WDKY said...
    I'm sorry, nwc... that was cruel. But do you think these failures on the part of our parents can also be what make us better parents? Better than if we didn't have these experiences to draw upon as an example of how not to behave? I'm sure it's been like that for me.
    Networkchic said...
    WDKY - one can hope.
    it's all about me said...
    A heartfelt post, insightful and honest. And God, that struck a chord. I'm angry for you, and sad for you, and hopeful for you. It's so hard to shake off the bad stuff that happens to you as a kid.

    And yes, staying really is the easy road. So, so true.
    NML said...
    Gosh your posts are so touching. We do most of our emotional learning by the time we are 13 or so, which means we learn the bulk of it from our parents. When we get older we have to make such conscious efforts not to fall into their same traps. I love my parents, but I don't want to parent like them and I am already working hard to address residual issues. {hug} You've been through a lot.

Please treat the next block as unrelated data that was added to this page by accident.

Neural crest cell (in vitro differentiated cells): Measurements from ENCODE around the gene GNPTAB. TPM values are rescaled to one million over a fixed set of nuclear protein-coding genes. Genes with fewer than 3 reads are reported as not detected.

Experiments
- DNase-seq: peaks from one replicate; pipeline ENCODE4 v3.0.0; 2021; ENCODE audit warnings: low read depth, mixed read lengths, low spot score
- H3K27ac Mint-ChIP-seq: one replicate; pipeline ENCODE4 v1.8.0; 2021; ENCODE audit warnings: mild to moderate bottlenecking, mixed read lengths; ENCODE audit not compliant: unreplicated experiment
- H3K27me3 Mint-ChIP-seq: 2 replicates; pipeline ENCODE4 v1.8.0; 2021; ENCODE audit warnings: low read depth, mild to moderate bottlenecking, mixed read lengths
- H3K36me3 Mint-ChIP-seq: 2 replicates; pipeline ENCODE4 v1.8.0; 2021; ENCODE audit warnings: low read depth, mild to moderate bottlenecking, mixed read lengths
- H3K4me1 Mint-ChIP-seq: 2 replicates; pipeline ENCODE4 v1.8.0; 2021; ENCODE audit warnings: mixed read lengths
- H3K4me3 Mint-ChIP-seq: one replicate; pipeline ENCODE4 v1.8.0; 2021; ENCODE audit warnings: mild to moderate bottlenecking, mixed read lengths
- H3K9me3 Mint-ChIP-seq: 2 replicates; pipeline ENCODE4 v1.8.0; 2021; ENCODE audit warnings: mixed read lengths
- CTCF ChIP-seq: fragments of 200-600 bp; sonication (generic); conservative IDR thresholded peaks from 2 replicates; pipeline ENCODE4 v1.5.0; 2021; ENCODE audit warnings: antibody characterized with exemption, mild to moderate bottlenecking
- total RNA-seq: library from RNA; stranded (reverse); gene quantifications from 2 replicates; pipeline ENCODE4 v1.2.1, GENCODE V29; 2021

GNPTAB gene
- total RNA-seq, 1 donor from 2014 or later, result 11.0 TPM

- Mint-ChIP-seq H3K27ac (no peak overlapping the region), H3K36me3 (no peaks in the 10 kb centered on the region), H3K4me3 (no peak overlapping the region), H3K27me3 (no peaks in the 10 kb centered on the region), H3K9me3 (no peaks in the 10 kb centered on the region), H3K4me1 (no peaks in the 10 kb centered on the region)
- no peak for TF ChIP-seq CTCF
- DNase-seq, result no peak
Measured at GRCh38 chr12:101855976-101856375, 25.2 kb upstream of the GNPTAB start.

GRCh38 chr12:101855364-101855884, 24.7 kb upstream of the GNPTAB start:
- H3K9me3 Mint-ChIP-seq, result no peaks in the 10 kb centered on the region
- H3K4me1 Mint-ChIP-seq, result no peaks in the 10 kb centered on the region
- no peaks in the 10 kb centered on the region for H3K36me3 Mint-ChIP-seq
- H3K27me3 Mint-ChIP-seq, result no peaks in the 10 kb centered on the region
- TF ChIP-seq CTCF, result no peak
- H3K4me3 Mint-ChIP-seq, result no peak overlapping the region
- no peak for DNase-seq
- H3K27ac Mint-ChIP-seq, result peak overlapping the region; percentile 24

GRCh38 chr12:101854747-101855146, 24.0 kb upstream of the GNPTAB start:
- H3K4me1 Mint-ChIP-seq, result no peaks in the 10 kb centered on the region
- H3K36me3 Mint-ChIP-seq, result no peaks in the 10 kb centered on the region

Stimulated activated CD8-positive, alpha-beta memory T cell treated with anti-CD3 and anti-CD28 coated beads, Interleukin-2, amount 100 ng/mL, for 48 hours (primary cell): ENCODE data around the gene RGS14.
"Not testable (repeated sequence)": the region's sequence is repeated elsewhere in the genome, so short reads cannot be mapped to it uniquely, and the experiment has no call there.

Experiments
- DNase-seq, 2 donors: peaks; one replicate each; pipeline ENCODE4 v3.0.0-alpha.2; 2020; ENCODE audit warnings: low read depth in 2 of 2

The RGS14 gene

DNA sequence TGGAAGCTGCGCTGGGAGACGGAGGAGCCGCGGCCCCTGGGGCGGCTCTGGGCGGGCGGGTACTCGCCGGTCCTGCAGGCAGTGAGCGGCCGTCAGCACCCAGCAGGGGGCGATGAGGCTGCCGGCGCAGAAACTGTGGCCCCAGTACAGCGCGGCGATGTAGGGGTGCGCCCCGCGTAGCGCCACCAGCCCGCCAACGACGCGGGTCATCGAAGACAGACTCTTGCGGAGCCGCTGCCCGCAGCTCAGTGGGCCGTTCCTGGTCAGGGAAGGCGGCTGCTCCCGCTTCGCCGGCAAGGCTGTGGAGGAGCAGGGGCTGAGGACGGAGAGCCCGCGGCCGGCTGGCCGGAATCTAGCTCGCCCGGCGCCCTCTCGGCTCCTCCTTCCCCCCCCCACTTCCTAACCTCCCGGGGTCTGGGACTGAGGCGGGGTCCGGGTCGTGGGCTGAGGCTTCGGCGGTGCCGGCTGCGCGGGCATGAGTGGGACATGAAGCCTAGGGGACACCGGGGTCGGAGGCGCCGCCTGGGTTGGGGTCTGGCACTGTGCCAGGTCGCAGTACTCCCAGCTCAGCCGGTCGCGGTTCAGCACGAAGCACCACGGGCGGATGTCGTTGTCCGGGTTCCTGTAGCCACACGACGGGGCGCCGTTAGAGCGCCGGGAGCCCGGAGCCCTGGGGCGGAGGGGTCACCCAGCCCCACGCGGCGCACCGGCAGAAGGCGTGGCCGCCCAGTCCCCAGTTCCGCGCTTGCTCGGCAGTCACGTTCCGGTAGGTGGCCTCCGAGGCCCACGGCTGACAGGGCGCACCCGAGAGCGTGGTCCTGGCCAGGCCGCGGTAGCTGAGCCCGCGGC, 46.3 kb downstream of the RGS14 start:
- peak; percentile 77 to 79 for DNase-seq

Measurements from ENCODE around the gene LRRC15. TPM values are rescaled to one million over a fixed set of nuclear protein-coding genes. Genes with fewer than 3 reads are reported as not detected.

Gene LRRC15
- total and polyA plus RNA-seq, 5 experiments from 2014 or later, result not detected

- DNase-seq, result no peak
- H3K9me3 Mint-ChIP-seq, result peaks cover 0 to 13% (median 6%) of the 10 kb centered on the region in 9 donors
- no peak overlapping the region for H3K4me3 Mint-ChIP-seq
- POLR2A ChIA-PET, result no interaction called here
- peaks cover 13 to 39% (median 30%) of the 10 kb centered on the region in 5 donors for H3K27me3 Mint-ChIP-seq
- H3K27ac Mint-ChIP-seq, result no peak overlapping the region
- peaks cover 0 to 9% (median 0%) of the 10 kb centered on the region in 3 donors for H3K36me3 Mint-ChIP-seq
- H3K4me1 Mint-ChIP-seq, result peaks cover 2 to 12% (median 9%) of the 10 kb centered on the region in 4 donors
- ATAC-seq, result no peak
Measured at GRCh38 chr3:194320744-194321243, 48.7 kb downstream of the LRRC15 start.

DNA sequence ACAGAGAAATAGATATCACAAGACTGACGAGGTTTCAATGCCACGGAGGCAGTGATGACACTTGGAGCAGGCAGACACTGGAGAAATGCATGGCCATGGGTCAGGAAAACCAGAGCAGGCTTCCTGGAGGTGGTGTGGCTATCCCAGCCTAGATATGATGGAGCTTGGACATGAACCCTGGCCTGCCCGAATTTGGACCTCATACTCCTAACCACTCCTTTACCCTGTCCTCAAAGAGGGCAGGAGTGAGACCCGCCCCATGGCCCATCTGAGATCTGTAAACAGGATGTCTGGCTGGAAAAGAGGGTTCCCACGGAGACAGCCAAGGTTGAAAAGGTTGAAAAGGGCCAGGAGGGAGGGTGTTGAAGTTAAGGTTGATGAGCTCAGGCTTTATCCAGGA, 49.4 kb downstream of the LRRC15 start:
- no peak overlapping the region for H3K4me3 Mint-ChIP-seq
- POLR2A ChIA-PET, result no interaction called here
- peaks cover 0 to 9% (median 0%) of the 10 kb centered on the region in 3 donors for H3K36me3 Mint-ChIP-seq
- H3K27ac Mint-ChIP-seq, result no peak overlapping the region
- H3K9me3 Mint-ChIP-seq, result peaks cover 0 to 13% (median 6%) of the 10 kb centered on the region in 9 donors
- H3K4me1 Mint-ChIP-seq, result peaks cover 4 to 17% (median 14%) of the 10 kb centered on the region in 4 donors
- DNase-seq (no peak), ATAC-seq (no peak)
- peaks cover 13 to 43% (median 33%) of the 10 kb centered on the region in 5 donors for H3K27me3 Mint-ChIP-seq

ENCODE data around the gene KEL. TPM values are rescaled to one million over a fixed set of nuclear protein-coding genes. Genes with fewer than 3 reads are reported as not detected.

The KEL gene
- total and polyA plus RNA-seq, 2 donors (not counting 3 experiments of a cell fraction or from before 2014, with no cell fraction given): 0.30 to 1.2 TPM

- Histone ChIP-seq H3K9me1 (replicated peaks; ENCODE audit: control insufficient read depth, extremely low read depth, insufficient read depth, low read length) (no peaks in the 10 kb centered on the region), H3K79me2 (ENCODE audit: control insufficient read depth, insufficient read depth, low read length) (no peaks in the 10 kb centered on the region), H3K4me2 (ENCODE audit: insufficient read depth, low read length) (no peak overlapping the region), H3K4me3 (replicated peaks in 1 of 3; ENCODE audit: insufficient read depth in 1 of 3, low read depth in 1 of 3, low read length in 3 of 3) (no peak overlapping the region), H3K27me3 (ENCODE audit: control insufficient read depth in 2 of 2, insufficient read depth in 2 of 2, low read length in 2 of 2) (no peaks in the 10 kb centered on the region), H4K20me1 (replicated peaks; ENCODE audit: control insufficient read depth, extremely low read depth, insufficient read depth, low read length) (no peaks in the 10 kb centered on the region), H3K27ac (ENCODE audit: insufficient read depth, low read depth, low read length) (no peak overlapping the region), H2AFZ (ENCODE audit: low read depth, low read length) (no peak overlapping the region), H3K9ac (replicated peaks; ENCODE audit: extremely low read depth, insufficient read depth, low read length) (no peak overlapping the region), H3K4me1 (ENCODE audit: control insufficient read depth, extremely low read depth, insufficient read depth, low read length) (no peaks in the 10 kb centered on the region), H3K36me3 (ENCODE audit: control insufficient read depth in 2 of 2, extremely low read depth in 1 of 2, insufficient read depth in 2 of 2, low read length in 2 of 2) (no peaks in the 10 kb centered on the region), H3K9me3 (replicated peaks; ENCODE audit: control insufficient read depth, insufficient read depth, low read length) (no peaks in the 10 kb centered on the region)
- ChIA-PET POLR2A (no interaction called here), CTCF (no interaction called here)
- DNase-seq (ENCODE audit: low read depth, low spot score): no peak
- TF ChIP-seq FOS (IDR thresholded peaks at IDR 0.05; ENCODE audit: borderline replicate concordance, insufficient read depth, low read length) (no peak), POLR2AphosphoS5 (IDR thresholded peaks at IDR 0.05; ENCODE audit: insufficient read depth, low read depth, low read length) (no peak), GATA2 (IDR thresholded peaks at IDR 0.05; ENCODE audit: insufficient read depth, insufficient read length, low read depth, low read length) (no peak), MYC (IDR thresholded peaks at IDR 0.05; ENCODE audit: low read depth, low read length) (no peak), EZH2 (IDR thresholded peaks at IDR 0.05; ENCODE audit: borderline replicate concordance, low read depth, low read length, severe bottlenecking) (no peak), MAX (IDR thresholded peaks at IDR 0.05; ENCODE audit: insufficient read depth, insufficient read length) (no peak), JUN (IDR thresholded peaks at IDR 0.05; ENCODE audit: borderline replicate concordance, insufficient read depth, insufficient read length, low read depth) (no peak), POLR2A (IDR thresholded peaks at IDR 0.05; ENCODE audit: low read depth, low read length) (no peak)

Shannon said...
    Hey Gurl.. I am sorry and mad at your dad for saying that to you.. I know it was a long time ago... I am sorry you had to go through so much so young...

    I love your honest sharing, and I think this blogging thing does help in the healing process... its a form of sharing... thanks. :)

    How are you today?
    Networkchic said...
    Thanks NML. You know I have a lot to write about, I guess that's a good and bad thing - either way, it's therapy.

    Hey Shan - I'm doing good today, thanks for asking.